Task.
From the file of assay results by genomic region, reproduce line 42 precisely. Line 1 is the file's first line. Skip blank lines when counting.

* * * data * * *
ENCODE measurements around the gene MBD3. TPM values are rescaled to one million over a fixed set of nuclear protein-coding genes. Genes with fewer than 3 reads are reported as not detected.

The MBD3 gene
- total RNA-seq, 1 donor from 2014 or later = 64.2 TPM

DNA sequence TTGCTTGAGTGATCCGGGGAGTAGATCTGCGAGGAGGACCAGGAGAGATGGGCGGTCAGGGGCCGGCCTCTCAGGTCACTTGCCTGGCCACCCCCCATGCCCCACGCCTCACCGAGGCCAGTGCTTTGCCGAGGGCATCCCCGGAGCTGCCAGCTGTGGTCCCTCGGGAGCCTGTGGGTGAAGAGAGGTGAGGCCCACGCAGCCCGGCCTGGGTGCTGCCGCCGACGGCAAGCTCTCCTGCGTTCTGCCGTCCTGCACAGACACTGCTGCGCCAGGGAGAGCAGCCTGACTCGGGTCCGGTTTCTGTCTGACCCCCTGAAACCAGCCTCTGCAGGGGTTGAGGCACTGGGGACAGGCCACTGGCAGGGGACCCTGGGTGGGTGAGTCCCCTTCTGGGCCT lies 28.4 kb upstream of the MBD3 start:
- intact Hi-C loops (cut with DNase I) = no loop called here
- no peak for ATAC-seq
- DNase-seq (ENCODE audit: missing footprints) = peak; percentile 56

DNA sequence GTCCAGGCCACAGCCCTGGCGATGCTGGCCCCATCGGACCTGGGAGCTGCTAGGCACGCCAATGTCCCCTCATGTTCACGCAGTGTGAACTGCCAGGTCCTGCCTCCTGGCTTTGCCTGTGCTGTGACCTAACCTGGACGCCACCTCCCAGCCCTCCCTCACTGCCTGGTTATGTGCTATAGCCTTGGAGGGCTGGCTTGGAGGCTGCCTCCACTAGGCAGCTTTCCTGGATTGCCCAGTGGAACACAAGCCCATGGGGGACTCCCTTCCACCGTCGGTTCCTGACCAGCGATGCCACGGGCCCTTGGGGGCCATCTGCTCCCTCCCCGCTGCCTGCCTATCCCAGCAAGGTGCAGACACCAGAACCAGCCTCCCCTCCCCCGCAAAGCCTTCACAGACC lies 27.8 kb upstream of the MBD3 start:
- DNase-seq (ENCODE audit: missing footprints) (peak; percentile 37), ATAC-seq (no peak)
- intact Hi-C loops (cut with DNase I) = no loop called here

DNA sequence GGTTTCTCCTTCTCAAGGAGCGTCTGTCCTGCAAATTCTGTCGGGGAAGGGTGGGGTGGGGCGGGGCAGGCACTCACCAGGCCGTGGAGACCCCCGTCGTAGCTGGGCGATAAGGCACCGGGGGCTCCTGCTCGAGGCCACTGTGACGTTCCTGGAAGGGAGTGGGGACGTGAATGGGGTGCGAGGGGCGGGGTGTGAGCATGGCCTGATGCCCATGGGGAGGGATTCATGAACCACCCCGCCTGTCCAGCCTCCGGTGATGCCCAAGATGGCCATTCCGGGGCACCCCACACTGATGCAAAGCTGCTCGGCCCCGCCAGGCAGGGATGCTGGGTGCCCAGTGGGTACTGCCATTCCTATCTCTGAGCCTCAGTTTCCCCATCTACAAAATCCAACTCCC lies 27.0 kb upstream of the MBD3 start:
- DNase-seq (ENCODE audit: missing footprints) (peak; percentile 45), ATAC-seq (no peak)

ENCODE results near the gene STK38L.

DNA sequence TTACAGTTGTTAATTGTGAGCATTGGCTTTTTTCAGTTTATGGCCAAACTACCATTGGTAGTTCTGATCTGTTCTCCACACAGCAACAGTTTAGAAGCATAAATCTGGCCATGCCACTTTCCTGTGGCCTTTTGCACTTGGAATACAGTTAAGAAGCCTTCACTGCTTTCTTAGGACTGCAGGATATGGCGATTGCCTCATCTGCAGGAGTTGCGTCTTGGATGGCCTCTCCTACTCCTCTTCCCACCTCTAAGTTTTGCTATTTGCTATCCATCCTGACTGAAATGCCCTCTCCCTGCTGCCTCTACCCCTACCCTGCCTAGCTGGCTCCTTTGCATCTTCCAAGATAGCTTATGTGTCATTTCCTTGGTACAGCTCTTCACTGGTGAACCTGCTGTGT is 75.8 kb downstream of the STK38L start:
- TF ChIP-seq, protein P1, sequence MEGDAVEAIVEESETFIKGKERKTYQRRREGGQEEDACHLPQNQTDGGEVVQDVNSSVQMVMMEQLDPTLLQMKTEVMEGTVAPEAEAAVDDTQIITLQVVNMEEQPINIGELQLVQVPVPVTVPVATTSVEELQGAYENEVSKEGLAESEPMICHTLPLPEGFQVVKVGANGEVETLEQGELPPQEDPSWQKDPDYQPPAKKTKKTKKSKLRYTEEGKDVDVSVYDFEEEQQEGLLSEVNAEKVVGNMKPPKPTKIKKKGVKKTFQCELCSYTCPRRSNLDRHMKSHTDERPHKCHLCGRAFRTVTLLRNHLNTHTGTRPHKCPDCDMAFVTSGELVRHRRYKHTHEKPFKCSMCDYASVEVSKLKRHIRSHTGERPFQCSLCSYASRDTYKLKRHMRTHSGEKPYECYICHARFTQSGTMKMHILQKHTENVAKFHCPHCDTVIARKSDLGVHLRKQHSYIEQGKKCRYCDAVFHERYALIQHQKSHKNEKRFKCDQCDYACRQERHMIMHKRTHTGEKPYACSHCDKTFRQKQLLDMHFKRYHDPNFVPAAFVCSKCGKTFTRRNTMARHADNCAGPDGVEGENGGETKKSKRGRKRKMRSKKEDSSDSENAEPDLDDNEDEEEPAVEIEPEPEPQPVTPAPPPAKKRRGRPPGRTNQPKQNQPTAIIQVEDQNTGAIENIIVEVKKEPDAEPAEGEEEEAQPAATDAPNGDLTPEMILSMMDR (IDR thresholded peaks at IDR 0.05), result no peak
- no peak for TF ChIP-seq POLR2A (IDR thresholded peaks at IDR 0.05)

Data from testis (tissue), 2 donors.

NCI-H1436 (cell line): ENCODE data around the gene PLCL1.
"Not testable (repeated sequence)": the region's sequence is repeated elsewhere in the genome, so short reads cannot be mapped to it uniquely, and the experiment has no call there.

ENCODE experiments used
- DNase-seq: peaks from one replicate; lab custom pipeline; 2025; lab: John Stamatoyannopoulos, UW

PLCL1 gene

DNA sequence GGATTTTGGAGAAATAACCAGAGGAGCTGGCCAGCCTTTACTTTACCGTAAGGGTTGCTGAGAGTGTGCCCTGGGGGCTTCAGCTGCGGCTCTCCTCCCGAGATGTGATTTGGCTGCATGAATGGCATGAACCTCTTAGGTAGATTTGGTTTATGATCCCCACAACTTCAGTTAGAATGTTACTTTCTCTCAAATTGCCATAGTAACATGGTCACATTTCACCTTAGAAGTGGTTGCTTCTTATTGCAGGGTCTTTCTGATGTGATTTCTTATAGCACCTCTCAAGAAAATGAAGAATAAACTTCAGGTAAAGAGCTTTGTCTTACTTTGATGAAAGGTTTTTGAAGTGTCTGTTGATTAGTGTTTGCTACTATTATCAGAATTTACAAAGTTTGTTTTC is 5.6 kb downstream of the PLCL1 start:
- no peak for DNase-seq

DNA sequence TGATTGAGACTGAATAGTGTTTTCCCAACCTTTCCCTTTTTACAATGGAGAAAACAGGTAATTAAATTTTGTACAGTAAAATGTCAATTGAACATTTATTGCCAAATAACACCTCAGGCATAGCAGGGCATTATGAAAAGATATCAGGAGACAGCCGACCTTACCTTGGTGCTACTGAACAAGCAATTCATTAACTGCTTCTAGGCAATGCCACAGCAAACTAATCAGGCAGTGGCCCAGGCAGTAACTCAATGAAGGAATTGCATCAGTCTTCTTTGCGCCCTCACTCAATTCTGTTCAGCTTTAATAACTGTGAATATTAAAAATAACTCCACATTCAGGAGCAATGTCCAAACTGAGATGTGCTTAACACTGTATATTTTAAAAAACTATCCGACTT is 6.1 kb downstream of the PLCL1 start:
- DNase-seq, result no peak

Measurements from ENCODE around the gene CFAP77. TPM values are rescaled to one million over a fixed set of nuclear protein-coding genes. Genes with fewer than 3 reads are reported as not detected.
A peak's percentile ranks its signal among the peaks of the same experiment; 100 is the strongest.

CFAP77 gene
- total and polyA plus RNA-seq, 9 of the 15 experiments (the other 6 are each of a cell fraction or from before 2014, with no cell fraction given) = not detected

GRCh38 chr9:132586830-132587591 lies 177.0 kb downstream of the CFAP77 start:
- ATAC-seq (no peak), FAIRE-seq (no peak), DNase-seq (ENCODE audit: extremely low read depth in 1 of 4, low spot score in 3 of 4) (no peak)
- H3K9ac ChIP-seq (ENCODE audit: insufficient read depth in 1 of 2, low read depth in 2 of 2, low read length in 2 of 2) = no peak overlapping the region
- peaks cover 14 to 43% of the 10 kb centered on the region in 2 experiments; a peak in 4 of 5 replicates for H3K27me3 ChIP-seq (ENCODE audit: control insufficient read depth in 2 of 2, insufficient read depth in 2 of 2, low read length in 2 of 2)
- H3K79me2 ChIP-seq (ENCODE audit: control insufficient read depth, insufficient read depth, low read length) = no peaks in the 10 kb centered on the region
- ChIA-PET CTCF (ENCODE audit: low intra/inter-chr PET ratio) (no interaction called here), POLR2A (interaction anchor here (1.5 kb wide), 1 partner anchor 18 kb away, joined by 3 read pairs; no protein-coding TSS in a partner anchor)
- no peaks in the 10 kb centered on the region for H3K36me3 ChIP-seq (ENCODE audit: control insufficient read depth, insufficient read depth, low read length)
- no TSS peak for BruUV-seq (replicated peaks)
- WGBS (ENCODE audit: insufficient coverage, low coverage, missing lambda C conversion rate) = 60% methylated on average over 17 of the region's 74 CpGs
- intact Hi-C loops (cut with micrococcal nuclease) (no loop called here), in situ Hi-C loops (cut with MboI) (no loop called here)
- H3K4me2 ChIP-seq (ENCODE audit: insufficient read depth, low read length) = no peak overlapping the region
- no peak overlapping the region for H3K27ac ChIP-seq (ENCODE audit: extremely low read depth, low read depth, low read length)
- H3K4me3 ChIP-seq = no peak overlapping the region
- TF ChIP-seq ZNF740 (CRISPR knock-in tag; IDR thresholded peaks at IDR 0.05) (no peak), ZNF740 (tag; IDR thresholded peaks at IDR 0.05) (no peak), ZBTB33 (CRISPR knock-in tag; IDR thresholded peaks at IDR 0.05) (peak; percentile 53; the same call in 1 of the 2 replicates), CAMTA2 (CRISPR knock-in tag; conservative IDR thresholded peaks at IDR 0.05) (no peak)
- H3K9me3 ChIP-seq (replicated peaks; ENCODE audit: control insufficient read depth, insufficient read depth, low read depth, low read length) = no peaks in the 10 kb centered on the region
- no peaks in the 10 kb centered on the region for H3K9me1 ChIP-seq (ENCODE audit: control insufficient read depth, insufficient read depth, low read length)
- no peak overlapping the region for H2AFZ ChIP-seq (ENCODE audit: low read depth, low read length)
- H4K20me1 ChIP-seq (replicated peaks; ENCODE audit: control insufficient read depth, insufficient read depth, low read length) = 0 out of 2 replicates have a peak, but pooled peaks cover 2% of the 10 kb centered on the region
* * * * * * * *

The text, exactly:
- no peak overlapping the region for H3K27ac ChIP-seq (ENCODE audit: extremely low read depth, low read depth, low read length)